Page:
UK fintech Atom Bank eyes New York listing via SPAC merger – report
British challenger bank Atom is reportedly considering a US public listing as interest from a New York-based special purpose acquisition company (SPAC) increases.
Founded in 2013, Atom Bank has been one of the standout success stories in the UK’s fintech market, capitalising on the introduction of open banking to compete with the traditional banking giants.
Along with Monzo, Starling, Revolut and more, Durham-based Atom has helped to establish the UK as a leading fintech hub.
However, a US listing would be a major blow to the London Stock Exchange, which has been keen to attract more initial public offerings (IPOs) from British tech firms.
Sources close to the situation have informed Sky News that a SPAC run by Wilbur Ross, former commerce secretary under the Donald Trump administration, is in talks with Atom Bank over a potential merger.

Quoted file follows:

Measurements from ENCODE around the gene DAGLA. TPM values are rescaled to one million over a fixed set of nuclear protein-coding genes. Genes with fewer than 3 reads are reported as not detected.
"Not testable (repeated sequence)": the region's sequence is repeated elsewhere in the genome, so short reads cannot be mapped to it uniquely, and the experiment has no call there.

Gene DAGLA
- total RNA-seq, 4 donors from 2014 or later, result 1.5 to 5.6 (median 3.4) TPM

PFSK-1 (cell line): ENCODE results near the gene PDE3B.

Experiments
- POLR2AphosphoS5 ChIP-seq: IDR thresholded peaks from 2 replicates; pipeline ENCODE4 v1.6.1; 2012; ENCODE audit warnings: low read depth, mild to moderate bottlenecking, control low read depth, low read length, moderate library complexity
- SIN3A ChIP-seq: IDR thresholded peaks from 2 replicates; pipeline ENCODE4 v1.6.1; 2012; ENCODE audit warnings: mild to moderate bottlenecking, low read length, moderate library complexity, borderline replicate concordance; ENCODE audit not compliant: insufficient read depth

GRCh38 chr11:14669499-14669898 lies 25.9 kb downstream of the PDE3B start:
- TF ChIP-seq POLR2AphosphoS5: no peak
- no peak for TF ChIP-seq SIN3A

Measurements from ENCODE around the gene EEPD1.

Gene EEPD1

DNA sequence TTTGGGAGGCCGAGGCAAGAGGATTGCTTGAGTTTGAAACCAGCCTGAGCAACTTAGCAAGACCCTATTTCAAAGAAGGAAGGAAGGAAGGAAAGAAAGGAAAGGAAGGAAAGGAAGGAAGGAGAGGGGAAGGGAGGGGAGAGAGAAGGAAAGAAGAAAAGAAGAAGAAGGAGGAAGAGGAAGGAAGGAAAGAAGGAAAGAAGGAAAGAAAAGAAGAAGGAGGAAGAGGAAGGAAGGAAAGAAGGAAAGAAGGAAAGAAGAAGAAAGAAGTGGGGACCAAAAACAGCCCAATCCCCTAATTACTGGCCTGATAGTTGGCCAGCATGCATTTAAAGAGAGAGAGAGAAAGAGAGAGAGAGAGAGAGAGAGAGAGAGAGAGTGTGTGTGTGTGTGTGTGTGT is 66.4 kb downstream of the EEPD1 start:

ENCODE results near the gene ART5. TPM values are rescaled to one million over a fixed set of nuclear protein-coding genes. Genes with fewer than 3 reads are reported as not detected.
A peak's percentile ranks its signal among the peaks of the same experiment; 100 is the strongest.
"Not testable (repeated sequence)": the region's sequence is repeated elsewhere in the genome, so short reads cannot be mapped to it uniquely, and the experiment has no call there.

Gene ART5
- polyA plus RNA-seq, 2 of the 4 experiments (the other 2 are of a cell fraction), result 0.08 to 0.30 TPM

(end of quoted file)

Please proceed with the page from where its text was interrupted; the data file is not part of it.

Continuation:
SPACs, also known as blank cheque companies, are entities created with the sole purpose of securing mergers and acquisitions.
The deal – currently said to be worth £700m – would see Atom Bank merging with Ross Acquisition Corp II, which is listed on the New York Stock Exchange.
UKTN has contacted Atom Bank for comment.
Atom Bank SPAC talks at ‘advanced’ stage
While the deal has not been finalised, sources in the banking industry have said the discussions were at an advanced stage.
Should Atom agree to the deal, it would join the growing list of promising UK tech firms listing in the US via a SPAC merger.
That list includes online car selling platform Cazoo and Bristol-based aerospace company Vertical.
Atom Bank has been looking into its initial public offering (IPO) since it closed a £75m funding round at a valuation of £435m in February.
Atom Bank told UKTN at the time it had yet to decide if it would go public in the UK or elsewhere.
Mark Mullen, co-founder and CEO of Atom recently spoke to UKTN where he discussed, among other things, his hatred of social media algorithms, saying “the platform algorithms that pit us against each other in pursuit of profit” are a technology the world would be better without.
He concluded by saying of the designers of said algorithms: “If there is a hell then I’d damn them to it.”